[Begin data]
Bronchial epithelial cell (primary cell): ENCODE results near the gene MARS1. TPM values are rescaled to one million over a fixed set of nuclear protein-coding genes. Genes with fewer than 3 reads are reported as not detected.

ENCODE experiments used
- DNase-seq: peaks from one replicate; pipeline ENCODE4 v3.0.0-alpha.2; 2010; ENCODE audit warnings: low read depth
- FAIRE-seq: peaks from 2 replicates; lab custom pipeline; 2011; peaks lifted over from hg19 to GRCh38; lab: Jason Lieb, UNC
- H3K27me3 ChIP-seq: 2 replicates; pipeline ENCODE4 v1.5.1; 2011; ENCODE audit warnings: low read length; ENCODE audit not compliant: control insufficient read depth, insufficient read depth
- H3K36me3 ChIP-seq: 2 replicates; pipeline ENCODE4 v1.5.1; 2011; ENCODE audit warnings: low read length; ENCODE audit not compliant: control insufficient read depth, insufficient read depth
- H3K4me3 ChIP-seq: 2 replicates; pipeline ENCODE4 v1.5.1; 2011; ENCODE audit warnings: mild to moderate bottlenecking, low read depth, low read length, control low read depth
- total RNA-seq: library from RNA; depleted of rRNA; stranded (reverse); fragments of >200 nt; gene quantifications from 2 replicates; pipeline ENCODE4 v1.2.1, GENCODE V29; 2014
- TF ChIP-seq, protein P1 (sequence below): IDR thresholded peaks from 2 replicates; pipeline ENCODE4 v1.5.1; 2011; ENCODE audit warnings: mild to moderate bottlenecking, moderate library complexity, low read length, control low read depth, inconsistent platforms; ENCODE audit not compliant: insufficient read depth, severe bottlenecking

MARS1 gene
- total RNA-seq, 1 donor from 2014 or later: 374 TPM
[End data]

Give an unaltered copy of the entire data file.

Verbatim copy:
Bronchial epithelial cell (primary cell): ENCODE results near the gene MARS1. TPM values are rescaled to one million over a fixed set of nuclear protein-coding genes. Genes with fewer than 3 reads are reported as not detected.

ENCODE experiments used
- DNase-seq: peaks from one replicate; pipeline ENCODE4 v3.0.0-alpha.2; 2010; ENCODE audit warnings: low read depth
- FAIRE-seq: peaks from 2 replicates; lab custom pipeline; 2011; peaks lifted over from hg19 to GRCh38; lab: Jason Lieb, UNC
- H3K27me3 ChIP-seq: 2 replicates; pipeline ENCODE4 v1.5.1; 2011; ENCODE audit warnings: low read length; ENCODE audit not compliant: control insufficient read depth, insufficient read depth
- H3K36me3 ChIP-seq: 2 replicates; pipeline ENCODE4 v1.5.1; 2011; ENCODE audit warnings: low read length; ENCODE audit not compliant: control insufficient read depth, insufficient read depth
- H3K4me3 ChIP-seq: 2 replicates; pipeline ENCODE4 v1.5.1; 2011; ENCODE audit warnings: mild to moderate bottlenecking, low read depth, low read length, control low read depth
- total RNA-seq: library from RNA; depleted of rRNA; stranded (reverse); fragments of >200 nt; gene quantifications from 2 replicates; pipeline ENCODE4 v1.2.1, GENCODE V29; 2014
- TF ChIP-seq, protein P1 (sequence below): IDR thresholded peaks from 2 replicates; pipeline ENCODE4 v1.5.1; 2011; ENCODE audit warnings: mild to moderate bottlenecking, moderate library complexity, low read length, control low read depth, inconsistent platforms; ENCODE audit not compliant: insufficient read depth, severe bottlenecking

MARS1 gene
- total RNA-seq, 1 donor from 2014 or later: 374 TPM